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Terunobu Maeda, president of Mizuho Holdings Inc., told the Diet on Tuesday that the banking group acknowledges its grave responsibility for computer glitches that have led to depositors being double billed and ATMs malfunctioning.

Speaking before a House of Representatives committee, where he was summoned as an unsworn witness, Maeda again apologized for the 2.5 million cases in which depositors were unable to move their money.

The problems began April 1, when the world’s biggest financial group was launched.

“We deeply apologize for the tremendous trouble that we have caused,” Maeda told the Lower House Committee on Financial Affairs.

The occasion marked the first time that the president has spoken publicly about the series of computer glitches that have disrupted the operations of Mizuho Bank and Mizuho Corporate Bank. Thousands of customers have been double billed as a result of the problems, while ATMs across the nation failed to operate properly.

Commenting on the group’s responsibility, Maeda said, “We will do whatever is deemed necessary and appropriate” after implementing measures to prevent any recurrence of the problems.

In more than three hours of testimony, Maeda said that the number of delayed money transfers that have not yet been settled at the two banks totals 150,000, as opposed to the 100,000 he had reported earlier. He said it would take a week to resolve the problem.

Earlier in the day, Financial Services Minister Hakuo Yanagisawa said the government may order Mizuho Holdings to improve its operations in relation to the fiasco.

“I wouldn’t say such an order is not on the table,” Yanagisawa told a news conference.

He said the government will decide on what action to take after receiving a report from the banking group on the problems at the banks.

The three original banks were Dai-Ichi Kangyo Bank, Fuji Bank and the Industrial Bank of Japan.

Yanagisawa said the Financial Services Agency has asked Mizuho to submit a report by Wednesday. But he said it may take some time before the FSA can decide on any action, because the problem involves many technical details.

“I’m not sure how well-versed the FSA officials are” in computer systems, Yanagisawa said.

He also said he does not know how soon Mizuho will be able to operate normally.

Mizuho ‘slacking off’

Prime Minister Junichiro Koizumi on Tuesday blamed Mizuho Holdings Inc. for the protracted computer trouble that has crippled its automated teller machine and billing systems.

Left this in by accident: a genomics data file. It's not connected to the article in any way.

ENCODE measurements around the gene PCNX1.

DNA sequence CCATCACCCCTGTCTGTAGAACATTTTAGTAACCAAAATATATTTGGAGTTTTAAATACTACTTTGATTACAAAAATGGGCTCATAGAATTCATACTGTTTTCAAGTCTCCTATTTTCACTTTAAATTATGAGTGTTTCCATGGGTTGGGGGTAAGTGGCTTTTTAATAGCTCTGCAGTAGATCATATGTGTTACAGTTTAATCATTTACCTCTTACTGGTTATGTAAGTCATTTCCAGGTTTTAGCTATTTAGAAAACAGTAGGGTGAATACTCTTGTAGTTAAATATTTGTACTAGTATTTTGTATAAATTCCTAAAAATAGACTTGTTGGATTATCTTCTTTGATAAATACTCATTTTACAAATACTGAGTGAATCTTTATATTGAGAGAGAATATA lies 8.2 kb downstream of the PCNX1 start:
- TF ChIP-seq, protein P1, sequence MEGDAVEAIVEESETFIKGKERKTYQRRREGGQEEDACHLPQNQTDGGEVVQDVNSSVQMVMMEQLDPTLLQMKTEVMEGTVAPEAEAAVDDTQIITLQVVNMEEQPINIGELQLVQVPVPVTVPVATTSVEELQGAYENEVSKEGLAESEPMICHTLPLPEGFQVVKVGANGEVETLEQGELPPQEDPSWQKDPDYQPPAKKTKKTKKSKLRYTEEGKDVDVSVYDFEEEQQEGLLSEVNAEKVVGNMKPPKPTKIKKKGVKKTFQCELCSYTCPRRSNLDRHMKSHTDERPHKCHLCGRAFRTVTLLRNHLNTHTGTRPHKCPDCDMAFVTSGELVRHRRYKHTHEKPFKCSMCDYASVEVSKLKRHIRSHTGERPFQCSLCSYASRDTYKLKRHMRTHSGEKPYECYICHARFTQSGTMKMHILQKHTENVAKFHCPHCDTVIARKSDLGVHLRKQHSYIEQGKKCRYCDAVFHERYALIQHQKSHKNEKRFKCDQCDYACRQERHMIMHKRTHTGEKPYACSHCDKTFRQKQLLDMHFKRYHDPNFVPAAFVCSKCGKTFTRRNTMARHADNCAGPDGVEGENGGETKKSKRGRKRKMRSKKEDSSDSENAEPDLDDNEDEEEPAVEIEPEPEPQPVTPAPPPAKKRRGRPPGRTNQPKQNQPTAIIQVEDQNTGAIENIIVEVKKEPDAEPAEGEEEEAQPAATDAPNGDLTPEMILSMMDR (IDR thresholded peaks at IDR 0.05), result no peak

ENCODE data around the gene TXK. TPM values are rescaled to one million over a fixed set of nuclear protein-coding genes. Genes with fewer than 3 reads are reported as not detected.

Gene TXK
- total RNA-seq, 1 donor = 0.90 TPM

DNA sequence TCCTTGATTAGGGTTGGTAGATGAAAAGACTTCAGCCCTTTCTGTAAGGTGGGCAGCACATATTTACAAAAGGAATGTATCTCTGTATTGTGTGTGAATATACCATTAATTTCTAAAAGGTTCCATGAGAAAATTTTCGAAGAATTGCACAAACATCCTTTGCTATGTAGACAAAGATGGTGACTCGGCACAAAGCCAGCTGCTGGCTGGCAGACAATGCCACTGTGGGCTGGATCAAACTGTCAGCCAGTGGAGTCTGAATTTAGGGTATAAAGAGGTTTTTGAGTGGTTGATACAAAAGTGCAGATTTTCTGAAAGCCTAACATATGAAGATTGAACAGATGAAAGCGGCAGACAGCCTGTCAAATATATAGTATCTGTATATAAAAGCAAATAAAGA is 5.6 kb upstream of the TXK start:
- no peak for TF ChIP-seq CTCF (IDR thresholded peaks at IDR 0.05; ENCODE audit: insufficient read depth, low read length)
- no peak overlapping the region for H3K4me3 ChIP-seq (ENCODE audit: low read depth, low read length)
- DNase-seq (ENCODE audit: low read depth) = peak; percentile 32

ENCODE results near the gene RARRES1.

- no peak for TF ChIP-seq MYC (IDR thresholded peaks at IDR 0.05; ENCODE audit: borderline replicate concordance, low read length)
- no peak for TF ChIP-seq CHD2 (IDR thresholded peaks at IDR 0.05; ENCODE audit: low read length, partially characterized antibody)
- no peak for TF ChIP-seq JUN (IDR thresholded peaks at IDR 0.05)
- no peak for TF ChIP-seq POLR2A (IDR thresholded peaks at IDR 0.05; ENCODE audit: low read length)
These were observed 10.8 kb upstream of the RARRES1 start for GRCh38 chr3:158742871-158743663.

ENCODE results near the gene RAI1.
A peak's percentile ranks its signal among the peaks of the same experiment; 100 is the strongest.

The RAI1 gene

“(Mizuho) has been really slacking off,” Koizumi told reporters at his official residence.

Chief Cabinet Secretary Yasuo Fukuda also lashed out at Mizuho’s management.

“The management is responsible for bringing about social and economic disruption,” the top government spokesman told reporters. “The problem is very regrettable because a motto of banks should be ‘safety and freedom from anxiety.’ “

Their comments came before Mizuho Holdings President Terunobu Maeda was summoned to a House of Representatives committee in the afternoon to give an account of the problem involving Mizuho Bank and Mizuho Corporate Bank.

The trouble, in which ATMs failed and Mizuho customers were double-billed for utility charges, came with the April 1 launch of the two Mizuho banks after the merger of three banks under Mizuho Holdings.

April is the first month of the fiscal year.

Ratings intact, for now

The ongoing computer problems at Mizuho Bank and Mizuho Corporate Bank will not immediately hurt their credit ratings, Standard & Poor’s Corp. said Tuesday.

The U.S. credit-rating agency said the computer system breakdowns “would not result in an immediate downgrade of the banks.” It added, however, that if the difficulties were to continue for a prolonged period they would indeed damage the ratings.

S&P said it is currently unable to determine whether the Mizuho group has sustained lasting damage, adding it will monitor its efforts to recover from the fiasco.

The agency gave the Mizuho banks a BBB long-term rating, negative outlook and an A-3 short-term rating, following their creation April 1 via the integration of Dai-Ichi Kangyo Bank, Fuji Bank and the Industrial Bank of Japan.

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